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Visual representation of data

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Posted by quant
Sep 1, 2010 at 09:33 AM


I was blown away when I’ve seen this:

I can’t wait when some PIM will incorporate it and I will be able to navigate “universe of my knowledge” :)


Posted by Daly de Gagne
Sep 1, 2010 at 03:05 PM


Quant, very interesting.

How would you assess practicality of such software? It reminded me of The Personal Brain - of which I am never quite sure how helpful the GUI is.

The most recent date I could find on the program pages was 2009 - is it still being developed, I wonder, and if so, when will it be marketed as a standalone or part of another program?


quant wrote:
>I was blown away when I’ve seen
> >I can’t wait when some PIM
>will incorporate it and I will be able to navigate “universe of my knowledge” :) 


Posted by Tom S.
Sep 1, 2010 at 06:07 PM


I thought it was very cool.  Unfortunately, as it looks here, it might be a lot more cool than useful.  That’s a might busy interface for practical usage.  The amount of knowledge you could display looks impressive but I’m not sure how I’d use such a thing.

Tom S.


Posted by quant
Sep 1, 2010 at 08:26 PM


I think it’s not just the amount of data, it’s the “data with relationships” that it could display efficiently.
Once you start to have multiple parents and links between “far” items, it’s impossible to display it in tree structure.
Also programs like the brain, connectd text, mind raider have problem with that, because it’s in plane.
This adds another dimension, look at how many triangles and cycled graphs are there in that video, which means highly structured data, if implemented properly (limiting displayed data by closedness attribute etc), this could display sooooo much more structure that it could be a real eye opener - it could give you new ideas, because you’d suddenly see something that’s just not possible now. At 7:00 there is an example where how the graph and functions would allow you to see certain relationship between data (strict pecking order), that might be difficult to figure otherwise or maybe you wouldn’t even think there could be some.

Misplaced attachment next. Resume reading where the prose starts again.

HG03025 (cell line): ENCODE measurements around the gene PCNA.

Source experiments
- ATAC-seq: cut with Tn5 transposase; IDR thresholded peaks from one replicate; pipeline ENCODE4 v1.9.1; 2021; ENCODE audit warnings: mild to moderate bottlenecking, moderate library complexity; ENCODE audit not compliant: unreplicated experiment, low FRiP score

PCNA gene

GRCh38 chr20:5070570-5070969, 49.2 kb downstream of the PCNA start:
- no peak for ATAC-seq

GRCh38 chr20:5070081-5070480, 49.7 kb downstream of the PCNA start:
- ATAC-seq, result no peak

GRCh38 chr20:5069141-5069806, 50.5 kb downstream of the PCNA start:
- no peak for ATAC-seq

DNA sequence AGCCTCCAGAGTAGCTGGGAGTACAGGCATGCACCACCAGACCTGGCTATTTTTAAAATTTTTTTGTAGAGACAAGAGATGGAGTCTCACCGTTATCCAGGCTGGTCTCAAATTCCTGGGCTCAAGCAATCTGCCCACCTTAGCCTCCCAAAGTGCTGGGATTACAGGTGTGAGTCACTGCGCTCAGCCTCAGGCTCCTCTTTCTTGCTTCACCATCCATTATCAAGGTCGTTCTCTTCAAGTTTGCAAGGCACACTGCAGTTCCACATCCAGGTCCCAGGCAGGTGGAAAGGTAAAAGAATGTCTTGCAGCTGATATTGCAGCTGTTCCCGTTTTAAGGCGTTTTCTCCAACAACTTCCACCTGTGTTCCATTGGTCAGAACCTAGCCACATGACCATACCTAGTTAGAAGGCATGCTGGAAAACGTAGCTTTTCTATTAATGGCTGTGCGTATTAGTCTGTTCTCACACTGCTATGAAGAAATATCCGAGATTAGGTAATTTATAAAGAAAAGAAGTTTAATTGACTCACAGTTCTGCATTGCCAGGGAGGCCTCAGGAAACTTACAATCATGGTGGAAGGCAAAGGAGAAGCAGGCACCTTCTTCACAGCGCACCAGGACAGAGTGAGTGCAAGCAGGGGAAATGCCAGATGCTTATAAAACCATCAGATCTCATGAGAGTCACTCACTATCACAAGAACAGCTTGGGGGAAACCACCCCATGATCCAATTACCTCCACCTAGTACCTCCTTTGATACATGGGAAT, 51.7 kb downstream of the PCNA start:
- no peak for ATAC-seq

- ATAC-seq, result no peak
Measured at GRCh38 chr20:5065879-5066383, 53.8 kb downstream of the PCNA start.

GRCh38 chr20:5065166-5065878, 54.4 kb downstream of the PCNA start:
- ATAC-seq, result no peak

The colors, links, directions, weight, everything is programmable, it could have soo many functionalities implemented ...


Posted by Manfred
Sep 1, 2010 at 10:23 PM


For what it’s worth, ConnectedText’s “graph command” lets you represent the data as “non directed” (or non-acyclic) graphs that do show the relationships and how close they are. The graph command is different from the Navigator, by the way.

You can specify the depth of the graph, i.e. how many levels deep you want to go. My experience is that in a large project with many interconnections, more than 3 levels is too deep for any graph to make sense.

Still, you can show how close or distant a topic is from another topic and what interconnections exist between different topics. It’s quite useful.

I agree that a tree cannot deal with this. You need a more flexible data structure. But it is possible to do a lot on a plane. One does not necessarily need 3 D, unless one wants to go to higher levels of complexity than two or three levels deep. (It seems to me that if computer screens were larger, even a depth of four or five levels would make sense without 3 D.



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